Yuliya Falkovich: Right, I think the bottom line is what brings it home for them. When you give them the numbers and show them what difference it can make.

Elissa Shevinsky:  And that’s part of the reason we decided to do this campaign. Tarah and I both believe really strongly in an accessible approach. That’s why we chose to make these videos. We wanted to make it easier for companies to do the right thing because it is better for everyone.

Their Kickstarter campaign, “Hiring Goggles: Build a Diverse Team in Tech,” is asking for $30,000 in funding. To date, it has received $2,126 in pledges. The campaign ends December 31, 2015.

Elissa Shevinsky: I am personally disappointed that we have not seen more support for this campaign. I believe that part of the reason is that the people are scared to be supportive because this topic has become charged. Both Tarah and I were attacked for doing this campaign. And that makes it so that people feel like they are not allowed to help here. We should not limit who is able to help on diversity and inclusion. The word is inclusion, which means it actually has to be inclusive. We are all showing up to work everyday and we are all part of the culture that is created. And we are part of the solutions or lack of the solutions that happen. 

Yuliya Falkovich: Yes, it is frustrating. A lot of people get on this diversity bandwagon but when it actually comes to doing something about it they just don’t do anything.

Elissa Shevinsky:  I think it’s really important to have women like me and Tarah working on a solution because we are executives and understand the pressures that companies face. We understand the challenges managers face, the competing interests they have to balance in order to get things done inside the company. So we are not only diversity advocates, we are here to help make the workplace better. Those of us who believe in diversity have to go past our differences and do this together.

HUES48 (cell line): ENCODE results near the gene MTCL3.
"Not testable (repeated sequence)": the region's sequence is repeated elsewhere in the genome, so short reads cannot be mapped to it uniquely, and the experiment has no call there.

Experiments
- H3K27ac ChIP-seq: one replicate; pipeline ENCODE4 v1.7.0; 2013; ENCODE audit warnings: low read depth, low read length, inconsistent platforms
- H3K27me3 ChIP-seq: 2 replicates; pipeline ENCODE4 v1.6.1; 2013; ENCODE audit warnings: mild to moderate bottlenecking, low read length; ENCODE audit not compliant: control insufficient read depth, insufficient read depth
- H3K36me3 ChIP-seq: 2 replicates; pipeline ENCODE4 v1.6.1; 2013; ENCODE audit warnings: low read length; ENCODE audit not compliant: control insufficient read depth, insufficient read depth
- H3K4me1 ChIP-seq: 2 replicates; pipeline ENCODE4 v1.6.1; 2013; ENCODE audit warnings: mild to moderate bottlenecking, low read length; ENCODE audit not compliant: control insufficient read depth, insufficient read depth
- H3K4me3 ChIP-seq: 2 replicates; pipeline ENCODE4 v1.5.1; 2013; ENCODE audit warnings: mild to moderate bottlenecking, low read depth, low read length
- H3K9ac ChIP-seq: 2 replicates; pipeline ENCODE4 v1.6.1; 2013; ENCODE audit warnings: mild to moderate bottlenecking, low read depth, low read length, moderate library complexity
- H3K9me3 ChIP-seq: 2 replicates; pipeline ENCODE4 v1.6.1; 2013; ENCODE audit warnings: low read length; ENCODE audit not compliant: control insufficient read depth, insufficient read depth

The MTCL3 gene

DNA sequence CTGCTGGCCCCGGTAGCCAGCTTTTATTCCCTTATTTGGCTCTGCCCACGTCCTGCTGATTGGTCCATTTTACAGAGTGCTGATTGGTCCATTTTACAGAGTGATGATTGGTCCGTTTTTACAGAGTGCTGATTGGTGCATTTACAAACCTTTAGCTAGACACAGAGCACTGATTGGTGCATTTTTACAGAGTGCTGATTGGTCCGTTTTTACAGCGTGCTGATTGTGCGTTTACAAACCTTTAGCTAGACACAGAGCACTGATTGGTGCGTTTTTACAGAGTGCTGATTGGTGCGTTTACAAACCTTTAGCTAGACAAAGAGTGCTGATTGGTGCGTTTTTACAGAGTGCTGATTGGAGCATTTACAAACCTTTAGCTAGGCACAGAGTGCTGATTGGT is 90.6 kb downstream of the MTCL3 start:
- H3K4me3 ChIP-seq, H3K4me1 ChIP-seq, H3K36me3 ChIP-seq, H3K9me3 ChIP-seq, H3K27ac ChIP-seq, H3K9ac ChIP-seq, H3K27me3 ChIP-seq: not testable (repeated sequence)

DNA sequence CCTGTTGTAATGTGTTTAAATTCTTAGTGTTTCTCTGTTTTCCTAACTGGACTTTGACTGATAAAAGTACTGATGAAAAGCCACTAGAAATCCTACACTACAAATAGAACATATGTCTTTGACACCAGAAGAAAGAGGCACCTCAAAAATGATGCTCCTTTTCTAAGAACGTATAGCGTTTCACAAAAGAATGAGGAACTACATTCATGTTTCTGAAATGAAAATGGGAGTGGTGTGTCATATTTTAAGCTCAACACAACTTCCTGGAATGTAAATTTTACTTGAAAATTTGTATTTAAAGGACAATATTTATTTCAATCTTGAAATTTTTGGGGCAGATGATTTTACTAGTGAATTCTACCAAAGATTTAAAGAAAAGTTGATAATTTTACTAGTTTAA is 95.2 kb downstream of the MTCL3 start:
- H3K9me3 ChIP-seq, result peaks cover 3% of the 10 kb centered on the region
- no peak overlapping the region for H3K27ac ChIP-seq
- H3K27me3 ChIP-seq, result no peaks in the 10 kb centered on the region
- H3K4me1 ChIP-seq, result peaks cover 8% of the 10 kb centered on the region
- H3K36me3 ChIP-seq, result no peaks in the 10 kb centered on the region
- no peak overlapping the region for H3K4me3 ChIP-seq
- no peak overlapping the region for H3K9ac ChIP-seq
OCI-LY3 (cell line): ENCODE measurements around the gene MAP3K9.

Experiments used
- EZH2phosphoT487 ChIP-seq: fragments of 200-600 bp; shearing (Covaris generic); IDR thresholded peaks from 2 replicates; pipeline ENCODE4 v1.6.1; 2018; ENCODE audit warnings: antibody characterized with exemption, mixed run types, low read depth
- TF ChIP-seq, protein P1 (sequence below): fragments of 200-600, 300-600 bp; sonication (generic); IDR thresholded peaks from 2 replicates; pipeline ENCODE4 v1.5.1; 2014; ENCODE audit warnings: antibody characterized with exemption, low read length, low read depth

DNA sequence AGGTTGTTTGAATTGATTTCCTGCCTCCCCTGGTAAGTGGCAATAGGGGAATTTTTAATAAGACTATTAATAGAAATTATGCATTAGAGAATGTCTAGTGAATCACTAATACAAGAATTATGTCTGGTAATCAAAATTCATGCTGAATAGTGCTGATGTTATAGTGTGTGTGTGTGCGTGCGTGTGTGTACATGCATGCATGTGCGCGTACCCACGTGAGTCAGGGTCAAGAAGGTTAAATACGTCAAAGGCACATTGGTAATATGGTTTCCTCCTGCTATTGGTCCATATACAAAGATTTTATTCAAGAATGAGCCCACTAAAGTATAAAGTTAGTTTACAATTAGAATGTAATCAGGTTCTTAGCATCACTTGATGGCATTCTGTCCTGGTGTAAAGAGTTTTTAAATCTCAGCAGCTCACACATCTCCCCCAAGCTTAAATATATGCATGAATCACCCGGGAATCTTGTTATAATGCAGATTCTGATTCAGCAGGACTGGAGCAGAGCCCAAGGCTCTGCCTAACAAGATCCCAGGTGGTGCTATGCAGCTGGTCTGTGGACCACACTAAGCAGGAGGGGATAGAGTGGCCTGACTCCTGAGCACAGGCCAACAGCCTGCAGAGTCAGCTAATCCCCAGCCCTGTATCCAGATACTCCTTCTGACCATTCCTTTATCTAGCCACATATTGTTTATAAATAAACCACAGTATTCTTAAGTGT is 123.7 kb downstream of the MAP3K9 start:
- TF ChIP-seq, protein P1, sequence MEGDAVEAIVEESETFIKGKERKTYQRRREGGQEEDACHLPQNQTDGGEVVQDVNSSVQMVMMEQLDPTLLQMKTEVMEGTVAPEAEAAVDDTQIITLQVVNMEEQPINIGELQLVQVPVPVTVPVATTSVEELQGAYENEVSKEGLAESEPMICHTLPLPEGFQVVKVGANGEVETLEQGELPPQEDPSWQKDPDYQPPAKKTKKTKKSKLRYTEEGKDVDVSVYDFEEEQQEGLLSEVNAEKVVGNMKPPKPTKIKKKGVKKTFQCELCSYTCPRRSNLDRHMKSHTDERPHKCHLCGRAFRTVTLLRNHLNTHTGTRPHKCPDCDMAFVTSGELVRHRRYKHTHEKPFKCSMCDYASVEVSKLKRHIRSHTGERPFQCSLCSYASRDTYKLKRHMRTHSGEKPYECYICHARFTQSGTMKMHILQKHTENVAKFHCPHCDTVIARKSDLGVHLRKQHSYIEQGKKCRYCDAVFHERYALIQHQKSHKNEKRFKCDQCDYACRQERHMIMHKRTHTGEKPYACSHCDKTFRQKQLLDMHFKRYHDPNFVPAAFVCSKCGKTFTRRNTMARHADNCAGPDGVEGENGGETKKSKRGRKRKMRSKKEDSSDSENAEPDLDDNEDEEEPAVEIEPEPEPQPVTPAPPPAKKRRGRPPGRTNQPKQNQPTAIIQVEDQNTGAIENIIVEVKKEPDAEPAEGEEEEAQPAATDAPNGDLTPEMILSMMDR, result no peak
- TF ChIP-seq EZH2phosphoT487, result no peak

Yuliya Falkovich: Agreed. I don’t understand why you are getting such backlash. It just makes no sense to me. You are trying to do something really positive.

Elissa Shevinsky: People are scared that we are doing something, that we are helping. But, we want this to be a collaborative effort. We’re trying to make inclusion more accessible and less scary.

Tarah Wheeler Van VlackYes. I want to mention that we also deliberately brought on board Angie Coleman, Quiessence Phillips and Amélie Koran.

Elissa Shevinsky: These women are amazing, and I am so grateful for their support!

Tarah Wheeler Van Vlack: What Elissa and I are really trying to do here is make it so that people who have experience with diversity—and who have experienced challenges and setbacks as women of color, as transgender women—have the ability not only to speak out on issues but to actively assist hiring managers and others in the field to address this problem.

Elissa Shevinsky: I think we need to get past critiquing each other and start thinking about how we can work together to create a truly inclusive and diverse environment in tech. If companies, if individuals, believe that this is important then I urge them to support us now. One donation could underwrite this whole thing. This is a collaborative effort that we cannot do alone. We need to pay our speakers and our videographers. There are only a few days left!

 

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Yuliya Falkovich, Advisor and CTO of Garnet News. She is a fan of unix and open source that deeply cares about diversity in tech.  She is active in NY Startup scene and women in tech organizations.